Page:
Plywood laminate table - design advice

Help Support

This site may earn a commission from merchant affiliate links, including eBay, Amazon, and others.
1 Feb 2023
Reaction score
Hello all,

I'm looking for some advice on my dining room table project. The aim is to produce something that looks like this but also extendable....


As it's extendable - I'm making the table tops separately instead of making one big slab and cutting it up. I've mocked up the design of the table



Underside - Non-extended


Underside - Extended



The top oak layer will be glued down onto the plywood surface using Gorilla wood glue and likewise for the oak trim around the edges. I decided on adding an apron around the table as this would hide the metal extending runner. The table will have alignment pins on the edge of the aprons and I'll add a toggle latch to prevent the table from sliding open.

Here's the thing...I jumped the gun and I've already applied the oak parquet planks to the top of the plywood. But after coming downstairs the very next morning there was some slight bowing (concave side being the exposed plywood face) in the leaf and the larger pieces (table top) seem ok but not perfect. The deflection was about 5mm over a 900mm span. This scared me and so I placed all the planks on the kitchen floor and added weight to straighten them out. I've just checked today and they have straightened out well enough to be acceptable. I've read this is due to an in balance of moisture in the faces - guessing that came from the glue!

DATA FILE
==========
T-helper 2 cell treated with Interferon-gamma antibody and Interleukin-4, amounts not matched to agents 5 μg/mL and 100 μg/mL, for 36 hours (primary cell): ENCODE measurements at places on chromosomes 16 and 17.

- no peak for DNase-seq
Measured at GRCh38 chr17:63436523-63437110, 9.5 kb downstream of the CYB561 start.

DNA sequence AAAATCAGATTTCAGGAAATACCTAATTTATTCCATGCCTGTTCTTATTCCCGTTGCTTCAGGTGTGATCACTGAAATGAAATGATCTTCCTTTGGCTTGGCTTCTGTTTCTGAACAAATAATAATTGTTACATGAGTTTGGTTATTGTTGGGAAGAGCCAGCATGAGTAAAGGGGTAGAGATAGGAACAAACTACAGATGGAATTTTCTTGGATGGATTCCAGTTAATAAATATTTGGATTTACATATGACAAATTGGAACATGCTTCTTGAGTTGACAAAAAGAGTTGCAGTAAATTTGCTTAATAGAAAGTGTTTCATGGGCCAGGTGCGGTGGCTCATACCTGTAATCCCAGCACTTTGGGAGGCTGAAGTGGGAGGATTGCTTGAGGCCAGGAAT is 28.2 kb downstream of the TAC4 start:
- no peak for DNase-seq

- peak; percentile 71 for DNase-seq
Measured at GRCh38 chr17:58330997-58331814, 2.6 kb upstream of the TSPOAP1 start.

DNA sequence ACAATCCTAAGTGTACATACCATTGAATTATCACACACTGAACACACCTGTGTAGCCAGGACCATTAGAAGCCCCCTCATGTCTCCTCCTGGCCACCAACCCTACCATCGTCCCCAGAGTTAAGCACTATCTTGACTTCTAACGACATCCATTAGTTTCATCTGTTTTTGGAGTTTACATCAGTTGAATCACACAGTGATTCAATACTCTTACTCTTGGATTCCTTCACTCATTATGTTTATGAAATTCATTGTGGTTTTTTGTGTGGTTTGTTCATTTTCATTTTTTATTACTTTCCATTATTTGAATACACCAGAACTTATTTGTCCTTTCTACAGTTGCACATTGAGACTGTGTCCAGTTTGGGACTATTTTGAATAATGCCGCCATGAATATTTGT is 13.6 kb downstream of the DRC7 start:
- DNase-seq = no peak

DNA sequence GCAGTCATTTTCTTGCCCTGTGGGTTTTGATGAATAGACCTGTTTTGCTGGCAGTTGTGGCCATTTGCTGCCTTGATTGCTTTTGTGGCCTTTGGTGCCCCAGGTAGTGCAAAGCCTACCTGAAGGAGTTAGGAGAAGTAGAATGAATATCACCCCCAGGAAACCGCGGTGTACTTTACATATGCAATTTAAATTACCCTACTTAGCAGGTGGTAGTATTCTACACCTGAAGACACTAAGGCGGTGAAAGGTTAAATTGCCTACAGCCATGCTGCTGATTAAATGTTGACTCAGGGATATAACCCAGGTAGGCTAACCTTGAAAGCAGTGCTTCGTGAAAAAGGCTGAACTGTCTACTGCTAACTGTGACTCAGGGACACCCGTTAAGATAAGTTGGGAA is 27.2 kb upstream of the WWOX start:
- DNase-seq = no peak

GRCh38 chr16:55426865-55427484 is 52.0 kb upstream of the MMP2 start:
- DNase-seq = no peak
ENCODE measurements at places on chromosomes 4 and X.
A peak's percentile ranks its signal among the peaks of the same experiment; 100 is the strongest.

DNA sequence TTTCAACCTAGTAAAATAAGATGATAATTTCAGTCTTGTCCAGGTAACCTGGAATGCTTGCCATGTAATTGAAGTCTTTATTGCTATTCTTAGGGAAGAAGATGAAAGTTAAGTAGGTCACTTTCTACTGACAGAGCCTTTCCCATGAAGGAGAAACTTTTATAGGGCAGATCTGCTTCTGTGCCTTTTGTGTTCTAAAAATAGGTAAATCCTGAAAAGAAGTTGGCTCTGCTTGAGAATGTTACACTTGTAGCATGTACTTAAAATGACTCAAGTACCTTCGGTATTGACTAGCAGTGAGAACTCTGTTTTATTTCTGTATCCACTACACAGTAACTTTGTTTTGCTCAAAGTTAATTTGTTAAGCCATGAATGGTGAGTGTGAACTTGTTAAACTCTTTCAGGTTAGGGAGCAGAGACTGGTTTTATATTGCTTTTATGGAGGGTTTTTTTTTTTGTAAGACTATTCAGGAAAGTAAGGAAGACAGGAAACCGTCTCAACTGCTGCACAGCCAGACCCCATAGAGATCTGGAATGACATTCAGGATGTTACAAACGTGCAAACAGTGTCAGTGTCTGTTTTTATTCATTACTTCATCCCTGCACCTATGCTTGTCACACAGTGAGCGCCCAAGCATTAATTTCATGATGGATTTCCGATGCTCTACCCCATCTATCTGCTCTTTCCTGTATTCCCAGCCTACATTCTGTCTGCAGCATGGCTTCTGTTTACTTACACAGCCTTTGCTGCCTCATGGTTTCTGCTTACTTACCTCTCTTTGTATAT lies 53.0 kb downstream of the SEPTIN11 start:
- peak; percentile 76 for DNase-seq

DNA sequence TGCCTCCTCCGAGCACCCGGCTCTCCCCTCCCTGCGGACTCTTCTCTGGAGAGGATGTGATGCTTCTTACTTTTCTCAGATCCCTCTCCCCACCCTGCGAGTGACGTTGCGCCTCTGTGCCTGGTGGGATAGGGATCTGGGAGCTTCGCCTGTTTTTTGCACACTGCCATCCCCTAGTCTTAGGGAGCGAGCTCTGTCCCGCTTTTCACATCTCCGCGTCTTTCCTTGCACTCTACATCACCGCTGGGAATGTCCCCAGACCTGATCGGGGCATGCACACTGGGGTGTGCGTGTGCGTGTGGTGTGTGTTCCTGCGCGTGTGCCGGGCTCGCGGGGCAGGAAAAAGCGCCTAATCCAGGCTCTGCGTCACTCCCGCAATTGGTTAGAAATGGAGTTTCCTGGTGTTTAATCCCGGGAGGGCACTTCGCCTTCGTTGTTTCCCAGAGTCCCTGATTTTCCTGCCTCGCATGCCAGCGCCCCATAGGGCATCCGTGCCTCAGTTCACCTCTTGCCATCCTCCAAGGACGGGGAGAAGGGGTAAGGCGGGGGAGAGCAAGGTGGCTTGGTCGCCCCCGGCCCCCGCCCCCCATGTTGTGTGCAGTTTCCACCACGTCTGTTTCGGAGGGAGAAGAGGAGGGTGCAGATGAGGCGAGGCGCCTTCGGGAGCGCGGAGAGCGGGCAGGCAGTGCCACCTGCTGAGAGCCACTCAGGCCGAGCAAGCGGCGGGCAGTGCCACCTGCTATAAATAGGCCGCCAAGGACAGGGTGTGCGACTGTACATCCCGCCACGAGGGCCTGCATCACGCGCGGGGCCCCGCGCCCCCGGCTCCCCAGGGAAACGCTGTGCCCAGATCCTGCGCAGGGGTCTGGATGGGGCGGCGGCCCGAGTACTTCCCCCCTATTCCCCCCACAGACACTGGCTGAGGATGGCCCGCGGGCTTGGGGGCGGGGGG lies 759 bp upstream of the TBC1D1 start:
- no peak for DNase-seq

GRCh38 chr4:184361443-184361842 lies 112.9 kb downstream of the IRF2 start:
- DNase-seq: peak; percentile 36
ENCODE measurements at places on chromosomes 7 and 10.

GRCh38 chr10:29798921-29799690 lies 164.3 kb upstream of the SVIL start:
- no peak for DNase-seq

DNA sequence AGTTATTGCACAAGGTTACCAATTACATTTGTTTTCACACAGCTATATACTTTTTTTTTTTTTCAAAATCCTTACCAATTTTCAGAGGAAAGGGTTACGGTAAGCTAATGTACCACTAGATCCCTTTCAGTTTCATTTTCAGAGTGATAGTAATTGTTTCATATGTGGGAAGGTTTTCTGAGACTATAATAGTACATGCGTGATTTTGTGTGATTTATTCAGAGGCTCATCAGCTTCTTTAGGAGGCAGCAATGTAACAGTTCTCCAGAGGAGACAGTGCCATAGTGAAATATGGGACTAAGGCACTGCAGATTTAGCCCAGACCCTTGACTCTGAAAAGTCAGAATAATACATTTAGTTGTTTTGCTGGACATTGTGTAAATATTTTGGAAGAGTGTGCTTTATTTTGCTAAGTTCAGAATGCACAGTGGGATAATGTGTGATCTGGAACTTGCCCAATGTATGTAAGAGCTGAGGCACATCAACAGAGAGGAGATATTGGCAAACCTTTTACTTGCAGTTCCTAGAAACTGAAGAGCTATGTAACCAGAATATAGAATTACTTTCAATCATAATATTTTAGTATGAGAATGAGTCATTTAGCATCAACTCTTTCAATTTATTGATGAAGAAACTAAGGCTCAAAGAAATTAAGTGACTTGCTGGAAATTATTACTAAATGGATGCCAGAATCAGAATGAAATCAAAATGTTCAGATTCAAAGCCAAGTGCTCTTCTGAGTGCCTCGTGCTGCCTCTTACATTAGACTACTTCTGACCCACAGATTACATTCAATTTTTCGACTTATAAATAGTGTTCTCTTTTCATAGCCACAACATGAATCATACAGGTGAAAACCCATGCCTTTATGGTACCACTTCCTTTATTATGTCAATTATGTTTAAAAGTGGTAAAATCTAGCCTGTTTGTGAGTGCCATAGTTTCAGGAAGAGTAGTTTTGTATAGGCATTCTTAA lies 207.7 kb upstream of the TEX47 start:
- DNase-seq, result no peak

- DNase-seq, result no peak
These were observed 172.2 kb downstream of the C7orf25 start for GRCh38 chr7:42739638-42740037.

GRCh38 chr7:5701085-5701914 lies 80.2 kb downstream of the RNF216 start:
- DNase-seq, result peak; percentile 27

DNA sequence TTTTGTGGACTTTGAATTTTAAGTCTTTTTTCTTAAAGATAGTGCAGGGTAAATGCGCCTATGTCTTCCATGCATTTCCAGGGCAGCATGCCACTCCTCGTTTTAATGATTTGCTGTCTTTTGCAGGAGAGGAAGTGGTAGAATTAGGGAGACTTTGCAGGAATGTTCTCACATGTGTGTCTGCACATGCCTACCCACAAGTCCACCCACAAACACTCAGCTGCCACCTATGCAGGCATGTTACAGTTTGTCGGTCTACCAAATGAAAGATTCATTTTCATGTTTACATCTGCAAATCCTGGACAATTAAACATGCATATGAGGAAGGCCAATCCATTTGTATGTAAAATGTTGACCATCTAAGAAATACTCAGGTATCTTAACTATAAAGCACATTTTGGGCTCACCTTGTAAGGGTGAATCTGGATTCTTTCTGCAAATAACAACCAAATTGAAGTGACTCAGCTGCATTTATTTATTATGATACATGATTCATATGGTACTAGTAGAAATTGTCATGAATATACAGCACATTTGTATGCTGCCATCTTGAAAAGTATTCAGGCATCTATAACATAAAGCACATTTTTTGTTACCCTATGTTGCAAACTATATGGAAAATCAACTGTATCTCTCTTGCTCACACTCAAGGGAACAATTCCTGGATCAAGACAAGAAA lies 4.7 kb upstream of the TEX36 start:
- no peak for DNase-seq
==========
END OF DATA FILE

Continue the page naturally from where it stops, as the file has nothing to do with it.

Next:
I like to keep them flat as possible now and for the future. I've gone down a rabbit hole trying to figure out what the best approach is and there are a few:

  1. Additional plywood layer - maybe 9mm?!
  2. Torsion box - I've only seen the torsion box applied to the entire underside of a plywood faced table. I would need to make the top thicker and try to source oak strips (£££) to accommodate the extra thickness so I would like to avoid this one.
  3. Partial torsion box - building the torsion box within the apron and making the apron taller to hide the extending runners.
  4. Mild Steel C channels - Adding 40mm x 20mm x 5mm channel parallel with the legs. I would then have to add filler pieces so the extension runners can be fixed.
  5. Plywood stretchers - Like above but instead of steel, cutting strips 15cm strips out of 18mm plywood and gluing two pieces together.

After looking everywhere for answers I realise now that I should have either used an old table top or started off with a torsion box. I bought some mild steel 20mm angle and tested it out on another piece of bowed 18mm plywood to see if it would straighten it out. The results were much better but again, not perfect. The steel bar was 700mm in length and the plywood was 900mm (steel bar placed in the centre and secured with 5 evenly spaced 13mm wood screws).

Any help or advice would be greatly appreciated.

I've sketched up a drawing of option 4 and after a lot of pondering the one I will most likely will chose. With this design I can add a layer of thin plywood on top, hiding everything and have a cleaner appearance too.


I'll be using 70mm x 20mm Meranti for the Apron/Torsion box.
This puzzled me until I realised your second post was Option 3, not 4!

I build musical instruments, not tables, but that means I have quite a bit of experience with humidity movement.

You have two issues here: